India itself has had marked economic growth recently. This is no surprise to many, as the country has vast access to human and natural resources and the country has always been more or less self-sufficient. India’s service industry increasingly fuels its economic growth, registering high levels of output from a very small portion of its labor force. Nonetheless, the country must tackle poverty, ongoing discrimination, and bureaucratic corruption, while getting the most out of its natural resources, in order to reach its full economic potential.
Papua New Guinea’s economic growth perhaps stands out the most in terms of countries that have emerged in recent years as surging economic powers. Most of the Papuan population works in exports and agriculture, forming a solid economic base that reaps huge returns to the nation’s GDP. Still, the government is facing challenges in gaining investor confidence and security as it attempts to restore integrity to state institutions and further expand its GDP growth by diversifying the economy.
As Uzbekistan has slowly transformed and separated itself from its Soviet roots and past history into a self-sufficeient, modern market economy, its recent economic growth has surprised many external analysts and encouraged its own citizens and business owners. Uzbekistan, a little known nation to most outsiders, is the fifth largest cotton exporter globally, and has extensive gold and natural gas reserves that serve its economy well. On the humanitarian side of things, the country’s vigilant efforts to enforce bans on child labor in cotton harvesting have continued to help increase international confidence in those conducting business dealings with the country.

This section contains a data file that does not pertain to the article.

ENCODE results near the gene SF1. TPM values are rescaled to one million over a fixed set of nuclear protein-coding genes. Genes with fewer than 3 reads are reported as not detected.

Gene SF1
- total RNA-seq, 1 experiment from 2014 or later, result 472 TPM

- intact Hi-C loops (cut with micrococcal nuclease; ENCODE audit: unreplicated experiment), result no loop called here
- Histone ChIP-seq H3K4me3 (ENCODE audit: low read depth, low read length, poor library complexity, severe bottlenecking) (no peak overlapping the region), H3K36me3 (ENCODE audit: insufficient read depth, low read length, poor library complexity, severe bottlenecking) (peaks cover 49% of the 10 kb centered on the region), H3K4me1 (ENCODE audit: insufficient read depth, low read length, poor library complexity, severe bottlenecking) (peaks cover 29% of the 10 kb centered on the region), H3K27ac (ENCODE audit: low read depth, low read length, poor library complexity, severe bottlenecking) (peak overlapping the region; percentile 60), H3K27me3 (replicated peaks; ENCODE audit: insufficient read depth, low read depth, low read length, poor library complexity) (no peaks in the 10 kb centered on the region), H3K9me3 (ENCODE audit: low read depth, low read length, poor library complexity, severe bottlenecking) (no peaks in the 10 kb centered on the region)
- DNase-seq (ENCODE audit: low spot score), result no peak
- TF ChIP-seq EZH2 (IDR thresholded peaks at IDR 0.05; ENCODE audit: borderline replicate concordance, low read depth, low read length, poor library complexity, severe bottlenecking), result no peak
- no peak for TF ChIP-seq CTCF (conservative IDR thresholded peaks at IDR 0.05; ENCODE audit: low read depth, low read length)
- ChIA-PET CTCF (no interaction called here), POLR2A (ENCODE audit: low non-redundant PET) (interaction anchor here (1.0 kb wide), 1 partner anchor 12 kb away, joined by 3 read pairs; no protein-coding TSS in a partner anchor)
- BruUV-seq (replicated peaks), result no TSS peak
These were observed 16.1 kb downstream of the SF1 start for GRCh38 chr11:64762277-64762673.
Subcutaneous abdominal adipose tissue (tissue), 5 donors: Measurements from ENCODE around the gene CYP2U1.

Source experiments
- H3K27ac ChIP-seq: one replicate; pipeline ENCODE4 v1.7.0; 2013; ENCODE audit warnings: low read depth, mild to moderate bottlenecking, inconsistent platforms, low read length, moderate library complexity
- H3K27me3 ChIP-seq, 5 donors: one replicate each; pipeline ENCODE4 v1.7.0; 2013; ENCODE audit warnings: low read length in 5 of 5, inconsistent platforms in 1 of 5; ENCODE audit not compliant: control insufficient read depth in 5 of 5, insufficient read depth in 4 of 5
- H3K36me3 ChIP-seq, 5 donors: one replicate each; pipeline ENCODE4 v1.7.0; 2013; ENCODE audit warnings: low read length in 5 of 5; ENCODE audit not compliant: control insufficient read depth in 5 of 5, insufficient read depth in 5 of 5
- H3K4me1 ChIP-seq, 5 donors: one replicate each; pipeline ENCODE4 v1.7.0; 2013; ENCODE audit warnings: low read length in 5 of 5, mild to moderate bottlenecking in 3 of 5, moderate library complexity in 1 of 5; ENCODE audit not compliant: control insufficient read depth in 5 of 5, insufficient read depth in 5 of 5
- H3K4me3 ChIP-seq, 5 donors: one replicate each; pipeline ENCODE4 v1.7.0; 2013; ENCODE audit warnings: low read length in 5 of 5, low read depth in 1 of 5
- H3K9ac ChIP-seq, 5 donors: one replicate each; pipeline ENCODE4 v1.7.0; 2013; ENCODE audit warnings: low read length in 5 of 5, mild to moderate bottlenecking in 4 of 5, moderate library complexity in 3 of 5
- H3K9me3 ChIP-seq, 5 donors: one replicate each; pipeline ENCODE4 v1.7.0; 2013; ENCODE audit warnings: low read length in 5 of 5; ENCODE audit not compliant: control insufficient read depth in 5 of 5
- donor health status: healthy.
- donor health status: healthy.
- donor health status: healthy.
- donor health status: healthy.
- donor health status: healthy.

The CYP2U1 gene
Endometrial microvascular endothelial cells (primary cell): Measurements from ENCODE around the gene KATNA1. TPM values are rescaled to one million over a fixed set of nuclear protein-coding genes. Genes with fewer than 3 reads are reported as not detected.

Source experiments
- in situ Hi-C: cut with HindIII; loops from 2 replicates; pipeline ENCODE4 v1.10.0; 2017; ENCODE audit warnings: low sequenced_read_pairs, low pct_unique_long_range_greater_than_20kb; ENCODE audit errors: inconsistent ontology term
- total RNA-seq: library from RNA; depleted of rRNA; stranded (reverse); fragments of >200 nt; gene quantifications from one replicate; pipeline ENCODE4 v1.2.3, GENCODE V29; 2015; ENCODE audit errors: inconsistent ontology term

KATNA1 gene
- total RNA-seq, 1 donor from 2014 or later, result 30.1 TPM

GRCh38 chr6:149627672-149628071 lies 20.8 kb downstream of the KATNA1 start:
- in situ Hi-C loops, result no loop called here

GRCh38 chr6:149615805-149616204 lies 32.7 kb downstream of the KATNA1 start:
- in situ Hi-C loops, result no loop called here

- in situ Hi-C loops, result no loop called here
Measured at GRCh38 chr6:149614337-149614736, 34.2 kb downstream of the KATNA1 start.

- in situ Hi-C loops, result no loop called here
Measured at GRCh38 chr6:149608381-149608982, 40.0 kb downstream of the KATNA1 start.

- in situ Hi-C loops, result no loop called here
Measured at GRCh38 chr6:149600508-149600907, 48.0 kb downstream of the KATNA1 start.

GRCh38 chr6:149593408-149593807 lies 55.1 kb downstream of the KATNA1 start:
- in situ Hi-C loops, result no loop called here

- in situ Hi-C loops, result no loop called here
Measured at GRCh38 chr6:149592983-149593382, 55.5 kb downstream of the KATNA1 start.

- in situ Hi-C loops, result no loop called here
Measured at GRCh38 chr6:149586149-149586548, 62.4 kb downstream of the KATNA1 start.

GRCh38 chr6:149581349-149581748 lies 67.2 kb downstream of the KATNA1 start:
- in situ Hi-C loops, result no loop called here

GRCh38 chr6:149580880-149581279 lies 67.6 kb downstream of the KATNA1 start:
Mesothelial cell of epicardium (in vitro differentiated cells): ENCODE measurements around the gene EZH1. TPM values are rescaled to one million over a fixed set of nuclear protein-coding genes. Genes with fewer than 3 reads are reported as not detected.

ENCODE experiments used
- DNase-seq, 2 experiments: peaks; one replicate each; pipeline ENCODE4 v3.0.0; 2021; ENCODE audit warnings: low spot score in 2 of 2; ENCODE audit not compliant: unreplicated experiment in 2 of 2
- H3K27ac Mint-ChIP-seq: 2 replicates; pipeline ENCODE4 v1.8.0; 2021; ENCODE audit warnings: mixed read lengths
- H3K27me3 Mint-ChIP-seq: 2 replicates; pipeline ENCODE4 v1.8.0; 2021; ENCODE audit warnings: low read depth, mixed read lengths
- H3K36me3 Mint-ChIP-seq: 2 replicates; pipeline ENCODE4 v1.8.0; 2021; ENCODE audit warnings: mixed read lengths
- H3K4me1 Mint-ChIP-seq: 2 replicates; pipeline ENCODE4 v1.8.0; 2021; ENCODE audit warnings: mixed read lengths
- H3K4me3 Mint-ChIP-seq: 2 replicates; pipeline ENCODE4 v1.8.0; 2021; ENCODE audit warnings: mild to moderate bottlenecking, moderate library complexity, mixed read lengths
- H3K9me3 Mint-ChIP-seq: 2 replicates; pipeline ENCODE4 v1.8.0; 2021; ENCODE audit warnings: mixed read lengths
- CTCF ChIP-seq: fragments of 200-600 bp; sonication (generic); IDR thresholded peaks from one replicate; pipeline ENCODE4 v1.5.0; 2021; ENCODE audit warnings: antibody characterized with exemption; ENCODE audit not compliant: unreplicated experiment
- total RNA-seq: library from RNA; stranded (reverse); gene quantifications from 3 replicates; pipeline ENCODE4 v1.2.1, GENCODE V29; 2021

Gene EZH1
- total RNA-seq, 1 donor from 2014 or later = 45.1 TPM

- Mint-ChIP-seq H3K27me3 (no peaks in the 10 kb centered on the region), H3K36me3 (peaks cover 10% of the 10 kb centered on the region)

While Papua New Guinea has had higher relative GDP increases than bigger countries with more well-developed infrastructures and access to resources such as China and India, these smaller economies are nonetheless experiencing surprising growth that is evident in the political landscape and economic scene alike. Many developing countries have began to use their resources more effectively, and have generated higher levels of GDP as a result. The growth trends occurring in these countries the past fiscal year are likely to continue, as these countries attempt to build on their past successes and investors from other countries are increasingly allured by the promise afforded by recent economic growth.
Exports By Country
- View information as a:
|Rank||Country||U.S Billion Dollars|
|7||Korea, Republic of||572.66|
|9||Hong Kong, China||524.06|
|16||United Arab Emirates||360.00|
|17||Saudi Arabia, Kingdom of||353.84|